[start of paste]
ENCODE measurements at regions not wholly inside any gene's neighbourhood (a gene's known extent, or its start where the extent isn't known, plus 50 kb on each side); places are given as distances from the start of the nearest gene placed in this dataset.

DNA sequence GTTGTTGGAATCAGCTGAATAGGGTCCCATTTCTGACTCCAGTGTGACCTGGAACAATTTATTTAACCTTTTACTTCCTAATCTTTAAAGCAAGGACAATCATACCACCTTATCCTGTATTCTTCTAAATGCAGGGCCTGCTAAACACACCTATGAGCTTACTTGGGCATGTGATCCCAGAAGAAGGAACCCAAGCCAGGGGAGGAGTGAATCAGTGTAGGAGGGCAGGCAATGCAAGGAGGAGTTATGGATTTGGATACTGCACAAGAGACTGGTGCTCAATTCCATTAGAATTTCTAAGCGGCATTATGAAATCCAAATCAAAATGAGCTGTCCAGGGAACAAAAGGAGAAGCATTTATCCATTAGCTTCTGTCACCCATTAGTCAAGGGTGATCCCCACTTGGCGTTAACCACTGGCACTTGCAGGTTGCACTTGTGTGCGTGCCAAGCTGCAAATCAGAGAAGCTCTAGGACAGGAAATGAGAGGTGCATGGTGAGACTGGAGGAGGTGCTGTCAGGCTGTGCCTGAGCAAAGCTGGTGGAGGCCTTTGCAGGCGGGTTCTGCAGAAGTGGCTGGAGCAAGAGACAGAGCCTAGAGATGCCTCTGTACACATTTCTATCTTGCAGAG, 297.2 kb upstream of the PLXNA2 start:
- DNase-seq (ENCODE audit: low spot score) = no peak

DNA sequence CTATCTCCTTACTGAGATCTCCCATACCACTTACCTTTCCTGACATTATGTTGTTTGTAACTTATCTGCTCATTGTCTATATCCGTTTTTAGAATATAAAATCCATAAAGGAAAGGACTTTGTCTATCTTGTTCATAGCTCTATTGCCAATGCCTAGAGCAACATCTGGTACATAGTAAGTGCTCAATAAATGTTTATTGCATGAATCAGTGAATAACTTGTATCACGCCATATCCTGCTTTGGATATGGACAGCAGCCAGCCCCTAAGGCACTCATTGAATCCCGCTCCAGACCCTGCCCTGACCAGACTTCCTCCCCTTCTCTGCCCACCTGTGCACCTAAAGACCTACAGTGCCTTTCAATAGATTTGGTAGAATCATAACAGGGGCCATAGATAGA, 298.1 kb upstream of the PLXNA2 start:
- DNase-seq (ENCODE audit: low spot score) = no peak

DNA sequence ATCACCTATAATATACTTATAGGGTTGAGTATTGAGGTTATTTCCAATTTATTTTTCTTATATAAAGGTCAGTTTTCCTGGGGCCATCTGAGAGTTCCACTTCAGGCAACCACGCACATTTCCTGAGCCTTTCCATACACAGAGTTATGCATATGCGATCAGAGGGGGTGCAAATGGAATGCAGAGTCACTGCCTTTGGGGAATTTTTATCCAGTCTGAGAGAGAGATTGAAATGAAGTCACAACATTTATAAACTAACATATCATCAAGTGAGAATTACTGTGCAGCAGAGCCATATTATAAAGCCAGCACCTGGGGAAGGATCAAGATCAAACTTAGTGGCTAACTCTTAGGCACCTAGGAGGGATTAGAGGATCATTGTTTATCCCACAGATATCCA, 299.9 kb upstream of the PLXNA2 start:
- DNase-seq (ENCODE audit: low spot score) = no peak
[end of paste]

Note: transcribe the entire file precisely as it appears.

ENCODE measurements at regions not wholly inside any gene's neighbourhood (a gene's known extent, or its start where the extent isn't known, plus 50 kb on each side); places are given as distances from the start of the nearest gene placed in this dataset.

DNA sequence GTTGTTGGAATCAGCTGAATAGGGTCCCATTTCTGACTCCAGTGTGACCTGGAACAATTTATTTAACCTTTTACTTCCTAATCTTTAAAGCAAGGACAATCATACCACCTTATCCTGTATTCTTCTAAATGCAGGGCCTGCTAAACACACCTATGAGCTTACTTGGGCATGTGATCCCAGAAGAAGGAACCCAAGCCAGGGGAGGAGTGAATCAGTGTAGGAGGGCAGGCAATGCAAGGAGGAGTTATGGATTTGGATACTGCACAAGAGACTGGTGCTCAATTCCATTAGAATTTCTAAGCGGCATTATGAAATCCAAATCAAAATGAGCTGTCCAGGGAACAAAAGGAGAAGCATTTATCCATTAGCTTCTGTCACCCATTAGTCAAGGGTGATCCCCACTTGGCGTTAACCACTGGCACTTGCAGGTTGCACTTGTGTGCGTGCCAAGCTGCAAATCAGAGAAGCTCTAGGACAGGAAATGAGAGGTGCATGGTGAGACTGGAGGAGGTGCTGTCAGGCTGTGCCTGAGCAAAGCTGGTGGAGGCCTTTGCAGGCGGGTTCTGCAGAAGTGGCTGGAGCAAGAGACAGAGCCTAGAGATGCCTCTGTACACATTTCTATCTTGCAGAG, 297.2 kb upstream of the PLXNA2 start:
- DNase-seq (ENCODE audit: low spot score) = no peak

DNA sequence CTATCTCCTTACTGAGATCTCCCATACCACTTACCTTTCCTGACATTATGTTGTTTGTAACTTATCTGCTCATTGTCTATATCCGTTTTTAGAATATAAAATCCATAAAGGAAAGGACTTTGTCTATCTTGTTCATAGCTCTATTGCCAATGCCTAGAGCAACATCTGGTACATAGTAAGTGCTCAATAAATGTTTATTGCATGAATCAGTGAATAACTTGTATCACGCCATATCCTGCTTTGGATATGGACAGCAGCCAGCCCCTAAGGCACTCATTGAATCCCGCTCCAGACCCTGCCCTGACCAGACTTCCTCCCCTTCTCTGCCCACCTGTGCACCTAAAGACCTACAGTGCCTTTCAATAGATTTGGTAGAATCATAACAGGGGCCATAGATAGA, 298.1 kb upstream of the PLXNA2 start:
- DNase-seq (ENCODE audit: low spot score) = no peak

DNA sequence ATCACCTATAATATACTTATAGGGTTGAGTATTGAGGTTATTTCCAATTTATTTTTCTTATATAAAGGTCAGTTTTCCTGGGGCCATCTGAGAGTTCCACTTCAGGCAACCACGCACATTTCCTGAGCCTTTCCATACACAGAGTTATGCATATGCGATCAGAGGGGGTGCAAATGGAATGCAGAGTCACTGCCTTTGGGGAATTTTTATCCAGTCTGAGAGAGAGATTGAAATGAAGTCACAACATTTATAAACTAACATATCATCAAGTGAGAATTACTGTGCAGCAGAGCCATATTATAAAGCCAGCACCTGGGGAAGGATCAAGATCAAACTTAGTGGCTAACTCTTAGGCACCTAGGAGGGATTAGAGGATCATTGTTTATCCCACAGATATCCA, 299.9 kb upstream of the PLXNA2 start:
- DNase-seq (ENCODE audit: low spot score) = no peak